Here are two problems (#16 and #17), adapted from the book
Fifty Challenging Problems in Probability
Frederick Mosteller, Dover
Eight tennis players (call them A,B,C,D,E,G,F,H) are randomly assigned to
start positions in a ladder tournament. Initially, position 1 plays position
2, position 3 plays 4, 5 plays 6 and 7 plays 8. Second round has 2 matches:
winner of (1,2) match plays winner of (3,4), and winner (5,6) plays
winner(7,8). The winners of the two 2nd round matches play each other in the
final match. Player A wins against any of the others. Player B always
beats any opponent except player A. What is the probability that player B
wins the 2nd place trophy in the final match?
Problem 17: In the same tournament type as in the previous problem, assume that the
8 players are of equal skill levels so
each has a 50-50 chance of winning any particular match. A and B happen to
be twins. What is the probability that they will play each other in some
match during the tournament?
I enjoy working on probability theory problems even though it's
not my strongest subject. The problems tend to be easy to state and
understand, but sometimes irritatingly difficult to solve. The
"Fifty Challenging Problems" book has a number that are interesting, of which the
two are presented here. The problems in the book have
solutions provided, but I only use them as the last resort. Over the years I have developed the habit of
experimentally finding or verifying solutions to probability problems.
Modeling the problem in code is fun and confirms that the problem was
understood. The results of running a million trials takes only a
second or two and, if both are done correctly, ensures that
experimental and analytical results will closely agree.
I've used that approach here and the program presents both my analytical solutions
developed without reference to solutions in the book and the experimental results. l promised
myself to refer to the book solution only if my analytical and
experimental result did not agree. In this case they did, but that
leaves 48 mores opportunities to fail and learn.
I plan to augment this program with additional problems in
the future so having this page as a base will help get over the documentation
hurdle when I do.
Addendum February 7, 2012: Here are two more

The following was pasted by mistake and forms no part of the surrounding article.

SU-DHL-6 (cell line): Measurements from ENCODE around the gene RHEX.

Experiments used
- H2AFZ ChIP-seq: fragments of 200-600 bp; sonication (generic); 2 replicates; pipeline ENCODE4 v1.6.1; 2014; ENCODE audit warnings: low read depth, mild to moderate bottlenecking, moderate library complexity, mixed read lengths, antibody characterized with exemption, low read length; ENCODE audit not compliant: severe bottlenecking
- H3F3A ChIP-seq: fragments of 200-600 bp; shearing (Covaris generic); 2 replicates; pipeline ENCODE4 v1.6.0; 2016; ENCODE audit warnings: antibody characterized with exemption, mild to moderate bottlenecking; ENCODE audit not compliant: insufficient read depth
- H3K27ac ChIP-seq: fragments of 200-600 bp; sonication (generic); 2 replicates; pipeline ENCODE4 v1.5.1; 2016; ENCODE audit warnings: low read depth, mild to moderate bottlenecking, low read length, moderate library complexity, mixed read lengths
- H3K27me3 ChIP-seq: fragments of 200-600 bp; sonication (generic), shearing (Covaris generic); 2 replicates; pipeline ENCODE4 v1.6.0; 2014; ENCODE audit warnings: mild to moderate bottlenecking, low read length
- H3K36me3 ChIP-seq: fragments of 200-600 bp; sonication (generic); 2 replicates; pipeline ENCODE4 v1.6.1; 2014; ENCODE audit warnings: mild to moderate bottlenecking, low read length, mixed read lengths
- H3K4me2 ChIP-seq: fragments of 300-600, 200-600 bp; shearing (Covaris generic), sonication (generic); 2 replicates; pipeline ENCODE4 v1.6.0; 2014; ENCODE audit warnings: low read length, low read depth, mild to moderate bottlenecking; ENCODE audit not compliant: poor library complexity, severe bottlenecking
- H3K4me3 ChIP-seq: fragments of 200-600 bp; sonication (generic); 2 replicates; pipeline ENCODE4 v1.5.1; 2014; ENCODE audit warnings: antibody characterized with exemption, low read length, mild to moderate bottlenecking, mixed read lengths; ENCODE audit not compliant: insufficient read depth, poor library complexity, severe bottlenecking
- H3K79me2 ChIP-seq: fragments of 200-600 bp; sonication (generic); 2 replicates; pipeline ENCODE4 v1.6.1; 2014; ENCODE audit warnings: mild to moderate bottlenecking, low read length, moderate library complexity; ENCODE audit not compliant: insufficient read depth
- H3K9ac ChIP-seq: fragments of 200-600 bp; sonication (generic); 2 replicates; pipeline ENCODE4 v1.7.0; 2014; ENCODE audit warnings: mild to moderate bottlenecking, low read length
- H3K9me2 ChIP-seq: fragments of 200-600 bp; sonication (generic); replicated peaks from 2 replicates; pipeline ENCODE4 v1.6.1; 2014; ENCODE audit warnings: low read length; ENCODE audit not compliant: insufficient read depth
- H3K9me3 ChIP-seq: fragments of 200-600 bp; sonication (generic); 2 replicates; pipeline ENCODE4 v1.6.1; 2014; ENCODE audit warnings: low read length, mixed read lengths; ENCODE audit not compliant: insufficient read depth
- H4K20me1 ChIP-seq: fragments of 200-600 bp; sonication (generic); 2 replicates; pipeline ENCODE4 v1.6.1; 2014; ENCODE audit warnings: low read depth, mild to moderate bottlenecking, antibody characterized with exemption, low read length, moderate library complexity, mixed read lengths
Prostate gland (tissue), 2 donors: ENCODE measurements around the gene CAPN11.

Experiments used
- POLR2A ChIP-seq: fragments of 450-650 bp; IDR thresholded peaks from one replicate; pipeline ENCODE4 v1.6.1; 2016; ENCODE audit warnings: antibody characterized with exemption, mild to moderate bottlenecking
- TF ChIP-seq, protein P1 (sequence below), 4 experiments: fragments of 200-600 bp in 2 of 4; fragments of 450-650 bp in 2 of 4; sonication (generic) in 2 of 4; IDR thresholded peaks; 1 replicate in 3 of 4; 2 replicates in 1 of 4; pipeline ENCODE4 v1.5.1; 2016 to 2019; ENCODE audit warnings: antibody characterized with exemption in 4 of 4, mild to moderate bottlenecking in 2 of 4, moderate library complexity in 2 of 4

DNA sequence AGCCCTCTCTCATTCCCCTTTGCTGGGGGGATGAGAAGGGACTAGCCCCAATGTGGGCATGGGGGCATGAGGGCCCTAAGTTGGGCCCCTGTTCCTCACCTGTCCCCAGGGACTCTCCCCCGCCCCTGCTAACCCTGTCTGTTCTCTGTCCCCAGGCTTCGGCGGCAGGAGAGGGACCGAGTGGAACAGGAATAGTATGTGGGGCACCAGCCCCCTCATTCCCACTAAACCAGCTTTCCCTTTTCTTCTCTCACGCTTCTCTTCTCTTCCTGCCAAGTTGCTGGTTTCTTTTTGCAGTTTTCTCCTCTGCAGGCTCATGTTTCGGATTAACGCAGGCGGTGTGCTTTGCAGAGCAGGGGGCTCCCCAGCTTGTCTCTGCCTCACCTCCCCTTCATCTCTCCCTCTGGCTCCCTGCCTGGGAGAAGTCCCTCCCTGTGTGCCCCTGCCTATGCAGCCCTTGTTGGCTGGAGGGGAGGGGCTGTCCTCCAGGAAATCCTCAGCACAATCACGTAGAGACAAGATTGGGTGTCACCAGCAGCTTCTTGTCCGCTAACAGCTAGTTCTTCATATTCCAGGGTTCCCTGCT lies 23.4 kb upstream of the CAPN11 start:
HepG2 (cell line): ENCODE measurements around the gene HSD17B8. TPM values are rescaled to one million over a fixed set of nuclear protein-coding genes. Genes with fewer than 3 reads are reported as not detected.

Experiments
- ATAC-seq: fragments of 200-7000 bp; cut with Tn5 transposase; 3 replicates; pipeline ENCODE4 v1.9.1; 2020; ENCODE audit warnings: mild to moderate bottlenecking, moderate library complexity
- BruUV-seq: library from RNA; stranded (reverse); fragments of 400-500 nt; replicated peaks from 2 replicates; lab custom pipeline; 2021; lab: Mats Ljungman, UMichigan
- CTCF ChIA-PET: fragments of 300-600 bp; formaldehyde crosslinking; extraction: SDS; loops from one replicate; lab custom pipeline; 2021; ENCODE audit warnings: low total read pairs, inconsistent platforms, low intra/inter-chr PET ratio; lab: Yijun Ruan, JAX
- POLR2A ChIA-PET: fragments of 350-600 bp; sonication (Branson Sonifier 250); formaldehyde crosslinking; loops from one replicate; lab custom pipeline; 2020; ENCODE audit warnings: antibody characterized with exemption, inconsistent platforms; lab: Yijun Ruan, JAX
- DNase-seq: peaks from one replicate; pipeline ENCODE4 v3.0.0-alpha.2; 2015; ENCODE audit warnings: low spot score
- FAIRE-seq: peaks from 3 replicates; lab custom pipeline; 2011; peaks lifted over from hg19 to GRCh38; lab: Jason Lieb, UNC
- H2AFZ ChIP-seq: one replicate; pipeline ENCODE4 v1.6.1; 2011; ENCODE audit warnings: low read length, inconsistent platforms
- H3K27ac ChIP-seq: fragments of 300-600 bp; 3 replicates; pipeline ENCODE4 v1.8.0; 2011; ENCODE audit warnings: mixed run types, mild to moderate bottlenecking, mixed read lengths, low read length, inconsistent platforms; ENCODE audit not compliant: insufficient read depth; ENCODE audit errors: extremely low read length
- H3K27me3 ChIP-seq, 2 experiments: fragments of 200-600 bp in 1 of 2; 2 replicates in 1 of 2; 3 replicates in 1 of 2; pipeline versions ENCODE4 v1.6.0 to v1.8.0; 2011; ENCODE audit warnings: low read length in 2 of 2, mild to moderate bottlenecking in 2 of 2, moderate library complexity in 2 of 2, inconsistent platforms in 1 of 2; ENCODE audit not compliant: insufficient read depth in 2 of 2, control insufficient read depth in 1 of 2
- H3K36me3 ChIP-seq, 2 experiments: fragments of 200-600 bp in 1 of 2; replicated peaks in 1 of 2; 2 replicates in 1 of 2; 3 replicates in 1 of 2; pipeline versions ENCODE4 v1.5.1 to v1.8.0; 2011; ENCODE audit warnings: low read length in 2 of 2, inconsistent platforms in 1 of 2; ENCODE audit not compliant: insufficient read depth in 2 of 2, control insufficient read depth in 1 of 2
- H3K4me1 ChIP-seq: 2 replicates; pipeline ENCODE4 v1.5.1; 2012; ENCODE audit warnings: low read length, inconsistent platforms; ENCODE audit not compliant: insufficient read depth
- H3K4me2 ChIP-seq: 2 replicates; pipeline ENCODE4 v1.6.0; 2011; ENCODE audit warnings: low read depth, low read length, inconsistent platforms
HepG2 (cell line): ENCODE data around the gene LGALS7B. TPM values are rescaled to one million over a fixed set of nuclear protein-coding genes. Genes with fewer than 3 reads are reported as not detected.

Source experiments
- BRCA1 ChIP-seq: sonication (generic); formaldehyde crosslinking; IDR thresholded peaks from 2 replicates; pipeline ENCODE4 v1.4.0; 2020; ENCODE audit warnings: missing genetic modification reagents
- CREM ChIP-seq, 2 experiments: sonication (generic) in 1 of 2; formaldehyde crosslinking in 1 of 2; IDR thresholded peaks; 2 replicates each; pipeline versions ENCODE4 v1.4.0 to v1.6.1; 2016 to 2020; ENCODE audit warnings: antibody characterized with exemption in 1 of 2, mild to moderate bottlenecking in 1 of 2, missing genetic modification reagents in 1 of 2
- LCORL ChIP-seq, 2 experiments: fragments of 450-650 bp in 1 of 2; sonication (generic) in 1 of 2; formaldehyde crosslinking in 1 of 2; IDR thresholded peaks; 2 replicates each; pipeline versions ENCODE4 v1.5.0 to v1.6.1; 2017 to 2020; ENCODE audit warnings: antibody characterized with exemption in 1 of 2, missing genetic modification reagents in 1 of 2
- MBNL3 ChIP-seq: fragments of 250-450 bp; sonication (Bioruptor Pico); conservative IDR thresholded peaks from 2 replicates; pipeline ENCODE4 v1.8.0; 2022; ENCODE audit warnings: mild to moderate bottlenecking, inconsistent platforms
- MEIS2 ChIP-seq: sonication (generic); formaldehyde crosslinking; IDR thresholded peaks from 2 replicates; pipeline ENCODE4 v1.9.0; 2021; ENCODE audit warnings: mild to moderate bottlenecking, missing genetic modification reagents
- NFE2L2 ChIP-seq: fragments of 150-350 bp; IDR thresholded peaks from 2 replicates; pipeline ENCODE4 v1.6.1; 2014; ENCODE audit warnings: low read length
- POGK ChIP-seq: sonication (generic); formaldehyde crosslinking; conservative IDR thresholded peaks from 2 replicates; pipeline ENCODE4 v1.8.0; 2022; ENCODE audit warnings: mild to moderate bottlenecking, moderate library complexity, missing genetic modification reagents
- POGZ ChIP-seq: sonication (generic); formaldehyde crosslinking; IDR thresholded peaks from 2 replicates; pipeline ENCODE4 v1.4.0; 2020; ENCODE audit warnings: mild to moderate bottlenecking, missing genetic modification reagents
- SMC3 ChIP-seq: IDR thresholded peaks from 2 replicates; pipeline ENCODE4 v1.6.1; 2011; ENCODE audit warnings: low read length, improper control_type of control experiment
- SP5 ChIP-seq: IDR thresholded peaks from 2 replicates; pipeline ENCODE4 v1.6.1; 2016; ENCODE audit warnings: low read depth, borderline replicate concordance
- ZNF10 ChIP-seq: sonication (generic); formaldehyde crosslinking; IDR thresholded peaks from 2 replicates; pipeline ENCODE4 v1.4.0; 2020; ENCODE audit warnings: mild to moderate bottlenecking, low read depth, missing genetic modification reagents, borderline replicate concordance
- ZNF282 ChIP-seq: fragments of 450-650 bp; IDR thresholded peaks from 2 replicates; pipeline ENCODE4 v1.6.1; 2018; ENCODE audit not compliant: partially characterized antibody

problems which I fond interesting and added today in Version 4:
Problem 18: If 100 coins are
tossed, what is the probability that exactly 50 heads will be showing.?
Problem 19: Samuel Pepys wrote
Isaac Newton to ask which of these events is more likely: that a person get
(a) at least 1 six when 6 dice are rolled. (b) at least 2 sixes when 12 dice
are rolled, or (c) at least 3
sixes when 18 dice are rolled. What is the answer?
February 27, 2012: Version 5.- adds one more
Problem 20: A, B, and C are to
fight a three cornered pistol duel. All know that A's chance of hitting his
target is 0.3, C's is 0.5 and B never misses. They are to fire at their
choice of target in
succession in order A, B, C, cyclically (but a hit man is out of the
contest, neither shooter
nor shot at), until only one man remains. What should A's strategy be?
The analytical solution for this one involvesl geometric
progressions because the chance that you will win at round N+1 is the chance
that you had of winning at round N times the chance that both you and your
opponent miss on your next turns (otherwise the match is over and there is
no round N+1). By definition, a sequence where each term is a constant
multiple of the previous term is a "geometric
sequence". It took a long time to find the correct
analytical solution because there are lots of chances for arithmetic
errors in determining the initial value and the ratio for the
sequences. Fortunately, once the appropriate initial value, a,
and ratio, r, have been determined, the overall probability of
winning for each contestant is the sum of the probabilities of the
individual outcome which is a/(1-r).
Running/Exploring the Program